The Trump Economy May Cost Him the Election
Like everything else Trump sells, appearances mask huge problems.
We hear it time and again, “it is tough to beat an incumbent president in a good economy,” and the assumption is that Trump sits atop a strong economy. The assumption is wrong, according to a Nobel Economist in an excerpted interview in Rawstory. Yes, the Dow is high, and so is the GDP, but neither measure is an appropriate indicator of an economy’s strength, especially as experienced by the typical voter.
The entire point in attempting to measure the economy is to evaluate the health and happiness of the citizenry, citizens should be living longer and healthier lives.
But among developed countries, the United States is coming in … last, by this , anyway. US life expectancy, which had already been low by first world standards, fell in the first two years of Trump’s presidency, and midlife mortality reached its highest rates since WW II.
This should surprise no one, because Trump set about to undo every Obama accomplishment, the biggest being Obamacare. No president ever worked harder to get Americans off health insurance and away from medical care. Millions lost coverage, and the uninsured rate went from 10% to 13% in just two years under Trump.
Moreover, working harder to make more, just to cover the rising cost of health insurance doesn’t equate to economic growth. Such work only shovels wealth upward toward the 1%. a 1% that is richer than its ever been.
Getting back to healthcare and quality of life:
One reason for declining life expectancy in America is what Anne Case and Nobel laureate economist Angus Deaton call deaths of despair, caused by alcohol, drug overdoses, and suicide. In 2017 (the most recent year for which good data are available), such deaths stood at almost four times their 1999 level.
The only time I have seen anything like these declines in health—outside of war or epidemics—was when I was chief economist of the World Bank and found out that mortality and morbidity data confirmed what our economic indicators suggested about the dismal state of the post-Soviet Russian economy.
The blog generally takes on an irreverent and humorous tone, but there is nothing humorous about increased suicide and overdose deaths, the hallmarks of the Trump economy. Indeed, while the Trump economy has been good, very good, if you are among that top 1%, and especially that top .1%, it has taken a terrible toll on the poor and low middle class.
The tax cuts were supposed to unleash government cash into citizens’ pockets but instead resulted in nothing more than aggregation of wealth in the richest bank accounts. With respect to the middle class, the results were dismal:
For example, the median wage of a full-time male worker (and those with full-time jobs are the lucky ones) is still more than 3% below what it was 40 years ago. Nor has there been much progress on reducing racial disparities: in the third quarter of 2019, median weekly earnings for black men working full-time were less than three-quarters the level for white men.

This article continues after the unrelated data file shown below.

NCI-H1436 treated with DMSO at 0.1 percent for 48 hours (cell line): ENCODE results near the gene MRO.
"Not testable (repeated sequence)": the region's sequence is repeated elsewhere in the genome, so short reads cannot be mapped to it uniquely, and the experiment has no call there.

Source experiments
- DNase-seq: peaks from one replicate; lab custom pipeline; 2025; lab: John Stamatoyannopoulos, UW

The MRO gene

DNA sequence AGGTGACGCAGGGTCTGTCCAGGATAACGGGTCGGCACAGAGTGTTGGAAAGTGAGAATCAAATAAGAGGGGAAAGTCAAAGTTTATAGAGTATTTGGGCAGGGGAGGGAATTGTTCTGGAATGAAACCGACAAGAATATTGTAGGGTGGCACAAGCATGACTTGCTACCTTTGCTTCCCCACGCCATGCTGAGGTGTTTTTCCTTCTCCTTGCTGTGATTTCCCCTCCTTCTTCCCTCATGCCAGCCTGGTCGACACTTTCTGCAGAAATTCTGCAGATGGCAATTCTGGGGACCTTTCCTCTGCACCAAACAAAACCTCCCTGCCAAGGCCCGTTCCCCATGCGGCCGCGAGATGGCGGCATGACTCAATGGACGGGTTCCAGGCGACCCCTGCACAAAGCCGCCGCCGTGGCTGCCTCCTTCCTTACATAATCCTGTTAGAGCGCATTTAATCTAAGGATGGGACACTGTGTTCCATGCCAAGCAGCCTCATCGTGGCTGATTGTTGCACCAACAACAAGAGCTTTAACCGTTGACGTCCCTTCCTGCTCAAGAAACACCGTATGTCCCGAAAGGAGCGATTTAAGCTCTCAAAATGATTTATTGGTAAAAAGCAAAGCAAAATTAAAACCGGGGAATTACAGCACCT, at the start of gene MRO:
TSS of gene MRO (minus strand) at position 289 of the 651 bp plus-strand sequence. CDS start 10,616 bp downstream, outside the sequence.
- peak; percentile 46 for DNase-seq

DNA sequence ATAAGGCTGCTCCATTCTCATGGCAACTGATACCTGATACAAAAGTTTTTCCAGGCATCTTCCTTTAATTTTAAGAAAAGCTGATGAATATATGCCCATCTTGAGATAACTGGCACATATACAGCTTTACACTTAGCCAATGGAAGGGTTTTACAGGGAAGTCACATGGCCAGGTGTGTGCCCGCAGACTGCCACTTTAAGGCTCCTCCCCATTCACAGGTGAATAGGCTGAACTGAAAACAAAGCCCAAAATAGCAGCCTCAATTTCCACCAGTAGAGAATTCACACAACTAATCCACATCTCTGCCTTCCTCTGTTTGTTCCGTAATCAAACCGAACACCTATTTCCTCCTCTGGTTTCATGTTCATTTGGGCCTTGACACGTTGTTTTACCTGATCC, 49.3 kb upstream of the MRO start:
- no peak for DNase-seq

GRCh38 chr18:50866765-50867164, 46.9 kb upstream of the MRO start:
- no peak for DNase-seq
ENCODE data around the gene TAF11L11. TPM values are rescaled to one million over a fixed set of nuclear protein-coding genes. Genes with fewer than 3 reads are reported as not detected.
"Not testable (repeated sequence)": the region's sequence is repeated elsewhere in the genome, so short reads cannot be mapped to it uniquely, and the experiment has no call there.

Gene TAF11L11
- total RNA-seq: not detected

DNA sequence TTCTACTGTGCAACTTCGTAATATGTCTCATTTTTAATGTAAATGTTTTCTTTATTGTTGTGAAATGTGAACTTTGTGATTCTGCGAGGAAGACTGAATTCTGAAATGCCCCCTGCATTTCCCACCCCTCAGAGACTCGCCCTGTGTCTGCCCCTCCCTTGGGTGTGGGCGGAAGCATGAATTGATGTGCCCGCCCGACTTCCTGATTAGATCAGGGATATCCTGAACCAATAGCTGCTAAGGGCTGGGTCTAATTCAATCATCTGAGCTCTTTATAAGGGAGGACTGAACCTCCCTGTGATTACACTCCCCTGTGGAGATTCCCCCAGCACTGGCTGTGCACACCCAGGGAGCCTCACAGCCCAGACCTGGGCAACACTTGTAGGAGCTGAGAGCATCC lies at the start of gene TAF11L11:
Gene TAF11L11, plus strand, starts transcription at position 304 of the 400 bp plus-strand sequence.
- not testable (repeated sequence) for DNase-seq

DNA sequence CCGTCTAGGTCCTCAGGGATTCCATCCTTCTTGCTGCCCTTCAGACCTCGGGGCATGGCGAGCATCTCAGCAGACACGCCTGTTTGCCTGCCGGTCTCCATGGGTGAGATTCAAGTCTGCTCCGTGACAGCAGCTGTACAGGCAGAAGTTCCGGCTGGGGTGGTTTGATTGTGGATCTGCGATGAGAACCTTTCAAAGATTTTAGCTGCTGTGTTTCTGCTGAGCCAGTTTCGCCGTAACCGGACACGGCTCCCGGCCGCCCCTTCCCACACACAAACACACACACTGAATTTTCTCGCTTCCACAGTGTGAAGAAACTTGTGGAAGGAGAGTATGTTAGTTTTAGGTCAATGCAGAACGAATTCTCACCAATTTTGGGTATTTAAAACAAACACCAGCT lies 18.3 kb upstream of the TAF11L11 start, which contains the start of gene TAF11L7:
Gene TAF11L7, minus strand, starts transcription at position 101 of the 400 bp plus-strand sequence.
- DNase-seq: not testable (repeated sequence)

Another element not generally factored into the public’s view of the economy is the economic damage done to the planet – some of it irreversible. Under Trump the water is less drinkable, the air less breathable, and the planet much hotter. All of it takes its toll in the cost and quality of life, much more so than that presumed by the average Trump voter. Some economists believe the U.S. has suffered a -1.5% GDP since 2017 due to environmental factors alone.
Tax cuts were supposed to fuel new hiring and infrastructure development, instead they resulted in record stock-buy backs, increasing the wealth of those who held a large volume of shares. Not a dime went into the pockets of the employees. In the same way, trade wars were supposed to reduce the U.S. trade deficit but ultimately had the opposite effect, increasing our deficit from 2016 to 2018. The improvements made to the trade agreements finalized – such as the USMCA came about largely due to negotiations with Democrats who got almost exactly what they wanted, which resulted in marginally better trade agreements.
Last, the employment rate, rather than the unemployment rate, is the key indicator as to the nation’s economic health, and the employment rate has grown much slower under Trump than under Obama.
It is certainly true that the economy could be much worse, indeed, the economy is fair, despite it all. We are lucky that the economy has managed to bumble through much of the unpredictable Trump presidency. But the economy is not near as healthy as Trump would like the nation to believe. When one looks closely at the average Trump voter household, the inescapable conclusion is that the family’s economic fortune is largely unchanged – at best, worse, when health costs are factored-in.
The old axiom that it is tough to beat an incumbent president in a good economy is surely as sound as ever. The question going forward is whether this economy is as sound as Trump would like voters to believe. Like many things Trump sells, his statements about the economy paint a pretty coat over a rusting base.
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